[Preface: This math activity is meant to be done slowly, and in parts, so as not to reveal the “secrets” too soon. And, though there is an answer section at the end, you are encouraged to “work things out first” so you will gain full advantage of the concept.]

#### Part I

Here is an interesting idea that uses primes and squares!

Notice that the prime 13 is equal 13 = 4 + 9 to the sum of two squares, 4 and 9. The same is true for the prime 37; 37 = 1 + 36 the necessary squares are 1 and 36.

**Problem #1:** Make a list of all the primes from 5 to 149. (There are only 33 of them.) Then find pairs of squares that make sums for as many of the primes as you can.

[HINT: Some primes do not have any answers. So don’t worry if you can’t find one for every case.]

If you did you work correctly, you should have solutions for 16 primes. (Check this fact before reading on.)

Now you have two sets of primes. One set is expressable as the sum of a pair of squares — let’s call it set S. The others are not so expressable — let’s call it set N.

**Problem #2:** Choose one prime from S and one prime from N. Add them. Divide by 4. What is your remainder?

Repeat this procedure 4 or 5 more times. What conclusion do you think you can make?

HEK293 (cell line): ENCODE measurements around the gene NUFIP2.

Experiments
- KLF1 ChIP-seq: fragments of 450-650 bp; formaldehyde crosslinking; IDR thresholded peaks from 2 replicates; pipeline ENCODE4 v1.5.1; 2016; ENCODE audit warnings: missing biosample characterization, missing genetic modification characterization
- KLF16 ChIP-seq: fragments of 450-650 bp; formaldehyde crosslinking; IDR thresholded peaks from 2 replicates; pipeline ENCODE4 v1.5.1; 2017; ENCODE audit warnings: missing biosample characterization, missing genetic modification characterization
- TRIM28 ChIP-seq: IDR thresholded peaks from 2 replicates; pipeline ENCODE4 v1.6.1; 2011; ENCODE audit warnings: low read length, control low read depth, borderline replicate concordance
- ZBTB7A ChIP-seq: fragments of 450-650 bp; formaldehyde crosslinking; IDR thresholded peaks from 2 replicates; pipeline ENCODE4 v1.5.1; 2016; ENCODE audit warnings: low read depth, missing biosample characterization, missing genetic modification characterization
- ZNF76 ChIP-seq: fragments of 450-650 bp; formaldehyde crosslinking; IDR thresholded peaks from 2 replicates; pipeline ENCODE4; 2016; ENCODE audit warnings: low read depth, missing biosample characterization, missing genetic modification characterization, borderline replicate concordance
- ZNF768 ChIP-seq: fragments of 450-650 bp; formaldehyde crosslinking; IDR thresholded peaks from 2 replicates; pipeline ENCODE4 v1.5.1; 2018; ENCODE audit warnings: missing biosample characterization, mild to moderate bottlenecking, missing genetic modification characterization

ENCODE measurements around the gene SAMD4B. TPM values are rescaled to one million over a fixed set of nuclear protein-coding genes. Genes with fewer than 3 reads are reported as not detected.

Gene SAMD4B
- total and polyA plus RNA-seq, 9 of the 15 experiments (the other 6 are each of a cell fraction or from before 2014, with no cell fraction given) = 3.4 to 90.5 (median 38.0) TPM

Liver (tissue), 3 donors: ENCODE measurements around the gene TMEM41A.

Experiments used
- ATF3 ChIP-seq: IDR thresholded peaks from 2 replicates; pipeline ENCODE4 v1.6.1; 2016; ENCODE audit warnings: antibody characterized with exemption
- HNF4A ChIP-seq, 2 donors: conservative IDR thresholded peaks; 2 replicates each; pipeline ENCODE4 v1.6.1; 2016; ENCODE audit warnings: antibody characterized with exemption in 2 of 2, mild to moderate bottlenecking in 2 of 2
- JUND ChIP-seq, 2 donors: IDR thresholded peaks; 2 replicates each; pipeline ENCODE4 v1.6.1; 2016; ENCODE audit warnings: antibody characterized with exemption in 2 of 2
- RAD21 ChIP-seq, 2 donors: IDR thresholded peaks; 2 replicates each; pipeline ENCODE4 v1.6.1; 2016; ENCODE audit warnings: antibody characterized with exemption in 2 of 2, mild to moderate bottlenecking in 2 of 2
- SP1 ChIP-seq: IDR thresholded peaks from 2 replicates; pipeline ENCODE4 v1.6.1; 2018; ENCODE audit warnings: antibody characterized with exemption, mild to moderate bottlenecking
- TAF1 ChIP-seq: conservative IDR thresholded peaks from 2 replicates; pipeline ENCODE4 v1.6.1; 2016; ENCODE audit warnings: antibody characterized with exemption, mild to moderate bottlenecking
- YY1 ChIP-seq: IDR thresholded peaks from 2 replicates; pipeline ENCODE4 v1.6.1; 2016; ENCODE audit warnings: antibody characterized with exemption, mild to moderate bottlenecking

The result for **#2** may be summarized in these words: Since the remainder is always 0, each S-N pair-sum is a multiple of four.

**Problem #3:** To see why this is so, choose various primes from only one set at a time and divide by 4. Look at the remainders now.

The remainders for primes in set S are ALWAYS 1. The remainders for primes in set N are ALWAYS 3. And the sum of 1 and 3 is 4.

Simple algebra shows us why this works out so nicely.

The primes in S all have the form of 4x + 1, while those in N all have the form 4y + 3. If we add these two expressions, we see

(4x + 1) + (4y + 3) = 4x + 4y + 4 = 4(x + y + 1).

The final step is algebra-talk for “All sums are multiples of 4.”

#### Part II

Let’s choose two primes from set ** S**, for example 5 and 13. Their product is 5 × 13 = 65.

Observe: 65 = 1 + 65 = 1^{2}+ 8^{2}= 16 + 49 = 4^{2}+ 7^{2}

Recall that in Part I we saw that each prime in set S only had one pair of squares. But, this time, there are two ways to write the product number as the sum of a pair of squares. Nice, wouldn’t you say?

**Problem #4:** Prove that this is true for these products.

(1) 5 x 17 (2) 5 x 29 (3) 5 x 41 (4) 5 x 61 (5) 13 x 17

What do you think might happen if we choose three primes from set S? Let’s use 3, 13, and 17. Their product is 5 × 13 × 17 = 1105.

Observe: 1105 = 16 + 1089 = 4^{2}+ 33^{2}

One square pair is given. You should be able to find three more, making four pairs in all!

**Problem #5:** Now here is a real challenge! Try the same thing with 13, 17, and 29.

First, find their product.

Then, find four square pairs.

#### Teacher’s Guide & Solutions

This lesson is based on a well-know fact from number theory: All primes of the form “4n + 1″ can be uniquely expressed as the sum of two squares. The remaining primes (of the form “4n + 3″) cannot be so expressed. The main objectives are the following:

1. Increased familiarity with primes and squares.

2. Practice in using a table of values (primes and squares).